Essential Information Guide Helping Young People Move To London For The First Time.
The Poles in London are traditionally divided into several distinctive 'generations'.
The 'Oldies', who arrived in England after the Second World War, ex-servicemen who fought in the war with the Allies, and did not want to go back to the new Communist Poland, waiting for the old pre-war order to be restored, and when this did not happen, they settled here. They are now in their 70s and 80s, they live to a large extent in the past, reminiscing about old, long gone Poland of their youth. They are still very active in various combatant organisations, holding regular meetings and social events.The children of the WWII immigrants, born in the UK, who, nevertheless, have amazingly strong emotional ties with Poland. I think it is best to let one of them try to explain what contribution they make to Polish society in the UK. So below is a short message from one such person, born in the UK, to Polish post-war immigrant parents;
"There is a whole generation of Poles living in Britain who can only be recognised as such when you see their surnames, or when they suddenly change from speaking native English into Polish when they meet a new Polish person. We were all born in England and naturally hold British passports, but our cultural and social allegiances are within a Polish tradition. This generation is currently in the 40's and 50's age group and was brought up on a "diet" of Polish Saturday Schools, Polish youth organisations and Polish student and graduate groups, all of them established "na emigracji".
This is the first generation to be born in England who were children of the political war emigres , who ended up here after fighting with the allied forces on various fronts, such as Italy, Tobruk and the Battle of Britain. Initially our parents' generation had hoped that the Communist government would fall within a few years and that they would then return to a democratic country. As it became clear that this was not going to happen, they then transferred their efforts into maintaining a Polish pre war culture and political opposition abroad. Although many of these emigres were educated professionals, they were obliged to accept menial jobs in England, because their qualifications were not accepted by the British. However, education was seen as a means of improving the lot of their children and so a large percentage of our generation were educated in British Universities. Examples of our generation would include the current chairman of POSK and the winner of the British Oscar award for the film Tsotsi, Piotr Fudakowski, the producer.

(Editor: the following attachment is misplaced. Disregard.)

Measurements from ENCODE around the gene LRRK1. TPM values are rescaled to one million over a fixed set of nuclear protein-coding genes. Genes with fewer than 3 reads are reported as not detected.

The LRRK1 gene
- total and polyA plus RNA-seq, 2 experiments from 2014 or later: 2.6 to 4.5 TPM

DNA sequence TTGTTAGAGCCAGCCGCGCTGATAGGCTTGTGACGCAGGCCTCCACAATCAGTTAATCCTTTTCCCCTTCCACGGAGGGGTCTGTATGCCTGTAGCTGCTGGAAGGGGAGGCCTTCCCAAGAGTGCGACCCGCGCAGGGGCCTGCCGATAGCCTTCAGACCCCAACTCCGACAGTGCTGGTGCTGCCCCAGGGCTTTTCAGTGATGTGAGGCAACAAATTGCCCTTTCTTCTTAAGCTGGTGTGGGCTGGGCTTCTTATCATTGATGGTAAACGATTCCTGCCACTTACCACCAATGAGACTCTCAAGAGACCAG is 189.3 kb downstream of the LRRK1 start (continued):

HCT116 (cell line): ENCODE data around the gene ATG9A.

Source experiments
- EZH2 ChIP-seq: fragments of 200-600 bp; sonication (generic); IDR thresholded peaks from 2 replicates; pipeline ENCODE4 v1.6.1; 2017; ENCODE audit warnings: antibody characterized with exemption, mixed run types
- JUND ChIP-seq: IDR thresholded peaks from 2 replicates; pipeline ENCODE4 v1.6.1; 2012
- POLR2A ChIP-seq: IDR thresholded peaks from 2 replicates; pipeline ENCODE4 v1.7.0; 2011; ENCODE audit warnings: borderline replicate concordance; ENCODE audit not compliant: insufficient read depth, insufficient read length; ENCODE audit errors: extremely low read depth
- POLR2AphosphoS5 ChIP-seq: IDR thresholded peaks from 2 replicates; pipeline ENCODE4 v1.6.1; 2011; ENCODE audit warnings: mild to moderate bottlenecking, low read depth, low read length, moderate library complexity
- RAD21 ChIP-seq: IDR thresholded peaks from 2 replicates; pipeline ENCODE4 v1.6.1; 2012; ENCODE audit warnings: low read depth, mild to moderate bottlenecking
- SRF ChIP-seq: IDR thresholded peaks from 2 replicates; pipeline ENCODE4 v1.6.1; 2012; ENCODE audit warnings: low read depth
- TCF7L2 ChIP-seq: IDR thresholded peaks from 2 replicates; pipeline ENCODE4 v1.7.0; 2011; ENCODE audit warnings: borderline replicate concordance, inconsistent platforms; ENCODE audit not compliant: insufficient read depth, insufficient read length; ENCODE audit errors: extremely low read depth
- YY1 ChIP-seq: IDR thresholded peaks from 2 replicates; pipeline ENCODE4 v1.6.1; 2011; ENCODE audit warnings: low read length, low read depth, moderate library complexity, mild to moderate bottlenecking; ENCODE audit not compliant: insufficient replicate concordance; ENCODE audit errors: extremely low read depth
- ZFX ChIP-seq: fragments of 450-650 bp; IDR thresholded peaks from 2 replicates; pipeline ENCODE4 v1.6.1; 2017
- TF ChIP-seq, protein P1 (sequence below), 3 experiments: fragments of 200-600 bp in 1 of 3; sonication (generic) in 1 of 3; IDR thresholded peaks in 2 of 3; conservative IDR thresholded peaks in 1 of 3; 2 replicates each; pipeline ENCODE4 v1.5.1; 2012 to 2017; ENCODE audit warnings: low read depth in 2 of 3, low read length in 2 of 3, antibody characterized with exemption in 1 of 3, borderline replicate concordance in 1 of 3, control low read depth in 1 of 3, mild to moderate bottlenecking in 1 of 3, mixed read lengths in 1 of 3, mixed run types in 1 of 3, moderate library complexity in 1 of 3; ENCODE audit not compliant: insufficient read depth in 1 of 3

Naturally, some are more interested in Polish matters than others but quite a number still attempt to pass on a Polish tradition and the Polish language to their own children. As a matter of interest, the percentage of our wedding guests (20 years ago) belonging to this generation and their parents was about 95%, with a handful of English friends as the remainder."
Another distinctive group among London Poles is the 'Solidarity Generation', who happened to be in the UK at the time when the Marshall Law was declared in Poland in December 1981. They were all allowed to stay in England as refugees, and were given full rights to live and work here. They are mostly in their early to mid 40s now. The majority have thrived on the challenge and the opportunity to make a new life for themselves in the new country. Most of them have become entrepreneurs and they run successful small businesses. Very often there is a strong Polish slant to their professional activities, as they open Polish travel agencies, bars, restaurants, shops, or they import Polish products to the UK.
The 'New EU Immigrants'. It is probably too early to analyse this group to any great extent as it sprung into existence almost overnight when Poland joined the European Union on 1 May 2004. It is now the most clearly visible group of Poles in London. It is virtually impossible to spend a day in London without being served by a Pole at least once, whether it is at a coffee shop, sandwich shop, bar, pub, or restaurant.
Each of these generations keeps mostly to themselves, as they come from different backgrounds and they have had very different experiences and goals in their life as immigrants. That is why there is often talk about several Polish communities in London, and England, not one.
There are a few Polish clubs in London, in areas where most Polish immigrants live, Ealing, Hammersmith, Balham.
Polish Cultural and Social Association POSK
Traditionally the place where most Polish visitors to London take their first steps . It is situated in 236 King Street in Hammersmith, W6, Just 2 minutes walk from Ravenscourt Park Station. The name - acronym stands for Polish Cultural and Social Institute. It houses a restaurant, a bar, a theatre, library, and a nightclub.